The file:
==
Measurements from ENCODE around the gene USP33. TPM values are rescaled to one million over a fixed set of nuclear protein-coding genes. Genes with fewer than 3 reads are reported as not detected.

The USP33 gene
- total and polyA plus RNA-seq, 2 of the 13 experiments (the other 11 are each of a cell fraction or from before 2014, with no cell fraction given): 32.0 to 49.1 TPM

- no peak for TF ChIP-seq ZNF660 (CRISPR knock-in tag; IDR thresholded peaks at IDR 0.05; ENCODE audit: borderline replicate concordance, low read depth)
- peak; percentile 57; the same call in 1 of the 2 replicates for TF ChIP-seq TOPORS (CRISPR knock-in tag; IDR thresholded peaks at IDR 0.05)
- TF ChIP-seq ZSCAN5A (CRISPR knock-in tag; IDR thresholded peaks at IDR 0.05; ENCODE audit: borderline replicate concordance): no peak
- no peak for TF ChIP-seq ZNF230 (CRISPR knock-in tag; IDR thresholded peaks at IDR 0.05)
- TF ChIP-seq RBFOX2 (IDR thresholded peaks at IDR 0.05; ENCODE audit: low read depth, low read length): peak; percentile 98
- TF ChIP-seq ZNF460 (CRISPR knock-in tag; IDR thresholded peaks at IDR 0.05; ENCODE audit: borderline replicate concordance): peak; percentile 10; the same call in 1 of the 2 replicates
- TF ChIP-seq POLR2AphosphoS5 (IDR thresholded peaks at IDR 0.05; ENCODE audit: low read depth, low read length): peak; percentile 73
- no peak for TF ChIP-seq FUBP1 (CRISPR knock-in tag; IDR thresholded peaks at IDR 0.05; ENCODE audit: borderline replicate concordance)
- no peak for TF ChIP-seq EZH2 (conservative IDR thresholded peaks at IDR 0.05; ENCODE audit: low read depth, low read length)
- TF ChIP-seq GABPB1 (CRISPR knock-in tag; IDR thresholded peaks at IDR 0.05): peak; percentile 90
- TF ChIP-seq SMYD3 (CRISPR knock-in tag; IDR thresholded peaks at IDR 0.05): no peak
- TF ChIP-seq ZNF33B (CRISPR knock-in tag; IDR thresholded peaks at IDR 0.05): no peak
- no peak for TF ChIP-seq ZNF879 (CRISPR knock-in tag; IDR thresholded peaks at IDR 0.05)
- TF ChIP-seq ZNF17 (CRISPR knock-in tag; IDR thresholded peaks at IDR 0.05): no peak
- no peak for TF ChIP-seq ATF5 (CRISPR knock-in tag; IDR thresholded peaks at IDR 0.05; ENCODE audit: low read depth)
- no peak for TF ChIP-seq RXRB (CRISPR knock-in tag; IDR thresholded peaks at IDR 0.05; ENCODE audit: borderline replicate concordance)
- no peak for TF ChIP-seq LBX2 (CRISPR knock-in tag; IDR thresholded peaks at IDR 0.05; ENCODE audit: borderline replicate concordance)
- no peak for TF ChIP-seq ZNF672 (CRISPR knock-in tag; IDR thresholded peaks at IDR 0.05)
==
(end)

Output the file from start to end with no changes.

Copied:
Measurements from ENCODE around the gene USP33. TPM values are rescaled to one million over a fixed set of nuclear protein-coding genes. Genes with fewer than 3 reads are reported as not detected.

The USP33 gene
- total and polyA plus RNA-seq, 2 of the 13 experiments (the other 11 are each of a cell fraction or from before 2014, with no cell fraction given): 32.0 to 49.1 TPM

- no peak for TF ChIP-seq ZNF660 (CRISPR knock-in tag; IDR thresholded peaks at IDR 0.05; ENCODE audit: borderline replicate concordance, low read depth)
- peak; percentile 57; the same call in 1 of the 2 replicates for TF ChIP-seq TOPORS (CRISPR knock-in tag; IDR thresholded peaks at IDR 0.05)
- TF ChIP-seq ZSCAN5A (CRISPR knock-in tag; IDR thresholded peaks at IDR 0.05; ENCODE audit: borderline replicate concordance): no peak
- no peak for TF ChIP-seq ZNF230 (CRISPR knock-in tag; IDR thresholded peaks at IDR 0.05)
- TF ChIP-seq RBFOX2 (IDR thresholded peaks at IDR 0.05; ENCODE audit: low read depth, low read length): peak; percentile 98
- TF ChIP-seq ZNF460 (CRISPR knock-in tag; IDR thresholded peaks at IDR 0.05; ENCODE audit: borderline replicate concordance): peak; percentile 10; the same call in 1 of the 2 replicates
- TF ChIP-seq POLR2AphosphoS5 (IDR thresholded peaks at IDR 0.05; ENCODE audit: low read depth, low read length): peak; percentile 73
- no peak for TF ChIP-seq FUBP1 (CRISPR knock-in tag; IDR thresholded peaks at IDR 0.05; ENCODE audit: borderline replicate concordance)
- no peak for TF ChIP-seq EZH2 (conservative IDR thresholded peaks at IDR 0.05; ENCODE audit: low read depth, low read length)
- TF ChIP-seq GABPB1 (CRISPR knock-in tag; IDR thresholded peaks at IDR 0.05): peak; percentile 90
- TF ChIP-seq SMYD3 (CRISPR knock-in tag; IDR thresholded peaks at IDR 0.05): no peak
- TF ChIP-seq ZNF33B (CRISPR knock-in tag; IDR thresholded peaks at IDR 0.05): no peak
- no peak for TF ChIP-seq ZNF879 (CRISPR knock-in tag; IDR thresholded peaks at IDR 0.05)
- TF ChIP-seq ZNF17 (CRISPR knock-in tag; IDR thresholded peaks at IDR 0.05): no peak
- no peak for TF ChIP-seq ATF5 (CRISPR knock-in tag; IDR thresholded peaks at IDR 0.05; ENCODE audit: low read depth)
- no peak for TF ChIP-seq RXRB (CRISPR knock-in tag; IDR thresholded peaks at IDR 0.05; ENCODE audit: borderline replicate concordance)
- no peak for TF ChIP-seq LBX2 (CRISPR knock-in tag; IDR thresholded peaks at IDR 0.05; ENCODE audit: borderline replicate concordance)
- no peak for TF ChIP-seq ZNF672 (CRISPR knock-in tag; IDR thresholded peaks at IDR 0.05)